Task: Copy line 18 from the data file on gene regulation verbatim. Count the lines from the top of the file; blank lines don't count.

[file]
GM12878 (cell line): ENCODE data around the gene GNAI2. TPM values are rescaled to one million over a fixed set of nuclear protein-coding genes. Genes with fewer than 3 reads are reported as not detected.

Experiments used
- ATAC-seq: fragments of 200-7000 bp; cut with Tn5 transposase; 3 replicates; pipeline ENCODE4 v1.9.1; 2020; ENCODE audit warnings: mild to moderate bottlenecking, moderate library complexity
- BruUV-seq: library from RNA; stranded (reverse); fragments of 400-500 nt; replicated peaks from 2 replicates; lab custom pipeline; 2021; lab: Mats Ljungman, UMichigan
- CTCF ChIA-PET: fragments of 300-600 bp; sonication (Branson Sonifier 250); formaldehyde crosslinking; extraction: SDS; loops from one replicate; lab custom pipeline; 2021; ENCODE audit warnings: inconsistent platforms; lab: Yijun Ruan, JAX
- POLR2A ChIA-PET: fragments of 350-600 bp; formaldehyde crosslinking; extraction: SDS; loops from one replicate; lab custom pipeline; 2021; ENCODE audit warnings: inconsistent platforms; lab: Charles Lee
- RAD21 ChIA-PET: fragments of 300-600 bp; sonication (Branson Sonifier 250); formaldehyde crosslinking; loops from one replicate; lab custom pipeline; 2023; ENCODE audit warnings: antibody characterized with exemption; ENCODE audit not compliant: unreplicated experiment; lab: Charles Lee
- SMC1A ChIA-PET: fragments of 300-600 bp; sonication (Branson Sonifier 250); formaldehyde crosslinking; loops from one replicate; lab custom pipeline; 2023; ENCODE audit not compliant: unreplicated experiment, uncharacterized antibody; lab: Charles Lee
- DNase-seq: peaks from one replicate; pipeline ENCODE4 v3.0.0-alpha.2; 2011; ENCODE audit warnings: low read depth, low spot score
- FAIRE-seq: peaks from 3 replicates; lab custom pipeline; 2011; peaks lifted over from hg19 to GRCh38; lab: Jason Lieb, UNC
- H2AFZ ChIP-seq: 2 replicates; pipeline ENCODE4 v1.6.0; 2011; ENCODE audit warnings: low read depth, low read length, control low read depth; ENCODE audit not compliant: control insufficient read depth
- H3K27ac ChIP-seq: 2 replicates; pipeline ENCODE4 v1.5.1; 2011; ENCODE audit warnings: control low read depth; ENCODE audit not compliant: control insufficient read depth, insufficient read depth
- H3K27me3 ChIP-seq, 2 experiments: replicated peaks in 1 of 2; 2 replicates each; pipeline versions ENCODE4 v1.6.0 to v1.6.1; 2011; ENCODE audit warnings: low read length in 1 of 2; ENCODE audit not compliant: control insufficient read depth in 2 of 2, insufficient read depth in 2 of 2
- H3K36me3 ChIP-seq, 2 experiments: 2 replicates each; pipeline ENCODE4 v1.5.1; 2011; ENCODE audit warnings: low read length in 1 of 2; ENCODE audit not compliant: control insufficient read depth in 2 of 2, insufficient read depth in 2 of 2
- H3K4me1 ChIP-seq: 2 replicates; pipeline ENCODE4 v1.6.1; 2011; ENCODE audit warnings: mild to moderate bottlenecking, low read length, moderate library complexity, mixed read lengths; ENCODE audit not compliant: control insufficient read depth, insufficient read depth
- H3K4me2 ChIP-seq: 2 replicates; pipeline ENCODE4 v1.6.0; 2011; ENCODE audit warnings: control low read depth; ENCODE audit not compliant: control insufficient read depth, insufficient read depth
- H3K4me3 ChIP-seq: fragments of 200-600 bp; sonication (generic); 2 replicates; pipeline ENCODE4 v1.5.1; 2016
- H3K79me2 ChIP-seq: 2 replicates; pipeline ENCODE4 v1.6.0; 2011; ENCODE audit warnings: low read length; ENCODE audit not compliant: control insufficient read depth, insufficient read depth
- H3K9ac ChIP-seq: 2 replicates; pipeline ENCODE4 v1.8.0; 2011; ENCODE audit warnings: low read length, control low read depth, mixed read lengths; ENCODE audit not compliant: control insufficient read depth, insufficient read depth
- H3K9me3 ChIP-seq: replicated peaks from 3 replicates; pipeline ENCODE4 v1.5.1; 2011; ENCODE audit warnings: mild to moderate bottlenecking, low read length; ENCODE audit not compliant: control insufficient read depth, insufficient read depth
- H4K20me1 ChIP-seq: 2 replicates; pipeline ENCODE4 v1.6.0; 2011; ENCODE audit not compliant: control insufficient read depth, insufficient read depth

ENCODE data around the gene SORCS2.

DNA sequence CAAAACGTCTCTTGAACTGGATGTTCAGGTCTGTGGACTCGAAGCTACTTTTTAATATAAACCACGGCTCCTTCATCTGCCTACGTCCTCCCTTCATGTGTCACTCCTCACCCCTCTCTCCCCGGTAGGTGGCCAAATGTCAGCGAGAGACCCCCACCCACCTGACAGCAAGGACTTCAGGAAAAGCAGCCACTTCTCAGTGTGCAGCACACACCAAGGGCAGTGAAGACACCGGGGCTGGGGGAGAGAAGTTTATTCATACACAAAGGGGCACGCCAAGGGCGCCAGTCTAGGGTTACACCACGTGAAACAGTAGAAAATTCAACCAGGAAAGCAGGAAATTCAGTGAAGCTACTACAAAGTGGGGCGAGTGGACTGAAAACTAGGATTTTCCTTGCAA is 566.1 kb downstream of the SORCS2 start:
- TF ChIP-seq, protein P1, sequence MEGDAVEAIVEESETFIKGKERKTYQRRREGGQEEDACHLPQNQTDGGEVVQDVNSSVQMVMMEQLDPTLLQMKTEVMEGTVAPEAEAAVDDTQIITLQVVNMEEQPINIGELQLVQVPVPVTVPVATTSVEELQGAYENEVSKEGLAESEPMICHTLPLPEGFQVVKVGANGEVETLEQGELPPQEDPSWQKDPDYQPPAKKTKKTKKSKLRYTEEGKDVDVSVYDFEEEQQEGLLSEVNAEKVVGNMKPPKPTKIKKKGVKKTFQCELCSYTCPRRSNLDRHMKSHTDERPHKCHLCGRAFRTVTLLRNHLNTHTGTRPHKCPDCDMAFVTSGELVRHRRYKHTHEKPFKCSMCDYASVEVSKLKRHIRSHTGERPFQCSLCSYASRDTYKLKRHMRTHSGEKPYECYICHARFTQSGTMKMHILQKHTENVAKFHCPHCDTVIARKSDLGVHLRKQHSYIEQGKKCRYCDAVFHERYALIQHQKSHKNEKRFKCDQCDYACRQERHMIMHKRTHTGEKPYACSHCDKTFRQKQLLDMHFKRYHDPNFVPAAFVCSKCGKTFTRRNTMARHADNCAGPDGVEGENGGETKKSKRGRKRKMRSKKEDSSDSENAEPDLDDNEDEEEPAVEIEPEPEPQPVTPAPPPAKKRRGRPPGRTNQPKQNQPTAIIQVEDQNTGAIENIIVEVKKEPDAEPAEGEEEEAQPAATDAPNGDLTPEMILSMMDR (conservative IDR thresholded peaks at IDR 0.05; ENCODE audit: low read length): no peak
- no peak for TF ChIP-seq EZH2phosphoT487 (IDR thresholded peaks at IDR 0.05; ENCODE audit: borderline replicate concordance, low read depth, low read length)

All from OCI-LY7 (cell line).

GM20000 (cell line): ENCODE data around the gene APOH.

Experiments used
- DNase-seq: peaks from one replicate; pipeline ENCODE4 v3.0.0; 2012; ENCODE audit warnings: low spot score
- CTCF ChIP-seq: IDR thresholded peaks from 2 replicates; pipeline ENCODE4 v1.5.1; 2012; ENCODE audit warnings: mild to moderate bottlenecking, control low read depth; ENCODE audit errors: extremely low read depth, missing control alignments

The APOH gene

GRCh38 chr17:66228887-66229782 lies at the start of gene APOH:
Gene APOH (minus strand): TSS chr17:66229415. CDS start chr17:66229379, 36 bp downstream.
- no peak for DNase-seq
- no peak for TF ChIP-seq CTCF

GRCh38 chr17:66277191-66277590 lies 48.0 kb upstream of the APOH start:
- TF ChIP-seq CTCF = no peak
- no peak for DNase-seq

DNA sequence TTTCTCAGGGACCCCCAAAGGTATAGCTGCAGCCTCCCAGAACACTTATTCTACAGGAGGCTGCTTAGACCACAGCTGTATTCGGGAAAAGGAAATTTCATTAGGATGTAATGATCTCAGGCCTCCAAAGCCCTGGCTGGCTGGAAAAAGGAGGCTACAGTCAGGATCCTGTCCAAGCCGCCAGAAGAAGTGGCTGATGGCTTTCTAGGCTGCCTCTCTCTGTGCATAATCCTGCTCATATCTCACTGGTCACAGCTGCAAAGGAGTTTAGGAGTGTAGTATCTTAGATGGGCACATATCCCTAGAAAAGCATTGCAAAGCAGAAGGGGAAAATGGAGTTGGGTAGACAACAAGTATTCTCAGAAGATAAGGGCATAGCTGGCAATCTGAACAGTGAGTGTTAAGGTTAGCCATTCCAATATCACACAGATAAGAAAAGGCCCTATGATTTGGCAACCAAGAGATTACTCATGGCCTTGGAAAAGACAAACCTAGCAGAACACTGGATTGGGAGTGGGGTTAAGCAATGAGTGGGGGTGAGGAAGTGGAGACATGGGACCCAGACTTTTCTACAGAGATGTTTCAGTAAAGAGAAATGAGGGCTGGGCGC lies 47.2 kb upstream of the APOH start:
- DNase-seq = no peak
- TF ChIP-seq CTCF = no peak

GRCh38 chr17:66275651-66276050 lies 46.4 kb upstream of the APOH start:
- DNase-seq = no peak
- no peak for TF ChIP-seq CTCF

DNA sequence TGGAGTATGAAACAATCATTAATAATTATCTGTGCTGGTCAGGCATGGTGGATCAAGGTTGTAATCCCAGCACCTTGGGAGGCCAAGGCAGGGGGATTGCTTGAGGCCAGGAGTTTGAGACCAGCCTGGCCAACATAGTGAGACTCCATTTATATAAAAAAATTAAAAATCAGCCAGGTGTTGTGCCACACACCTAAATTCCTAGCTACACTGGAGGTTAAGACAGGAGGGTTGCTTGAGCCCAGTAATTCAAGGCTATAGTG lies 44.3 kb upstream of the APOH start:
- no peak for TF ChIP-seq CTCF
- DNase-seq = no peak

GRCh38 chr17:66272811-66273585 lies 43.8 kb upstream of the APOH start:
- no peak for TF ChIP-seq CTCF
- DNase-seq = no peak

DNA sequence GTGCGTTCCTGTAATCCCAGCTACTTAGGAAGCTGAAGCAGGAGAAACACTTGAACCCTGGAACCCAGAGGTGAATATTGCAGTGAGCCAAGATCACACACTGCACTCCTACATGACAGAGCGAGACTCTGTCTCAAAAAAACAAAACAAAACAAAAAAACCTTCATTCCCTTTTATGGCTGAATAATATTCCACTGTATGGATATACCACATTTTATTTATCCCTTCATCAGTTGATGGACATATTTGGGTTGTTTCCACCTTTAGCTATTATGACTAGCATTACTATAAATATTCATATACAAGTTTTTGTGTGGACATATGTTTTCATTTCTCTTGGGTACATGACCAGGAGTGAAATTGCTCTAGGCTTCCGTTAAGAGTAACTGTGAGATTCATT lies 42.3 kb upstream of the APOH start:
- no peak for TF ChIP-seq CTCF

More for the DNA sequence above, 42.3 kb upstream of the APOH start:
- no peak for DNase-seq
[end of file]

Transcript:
- H3K79me2 ChIP-seq: 2 replicates; pipeline ENCODE4 v1.6.0; 2011; ENCODE audit warnings: low read length; ENCODE audit not compliant: control insufficient read depth, insufficient read depth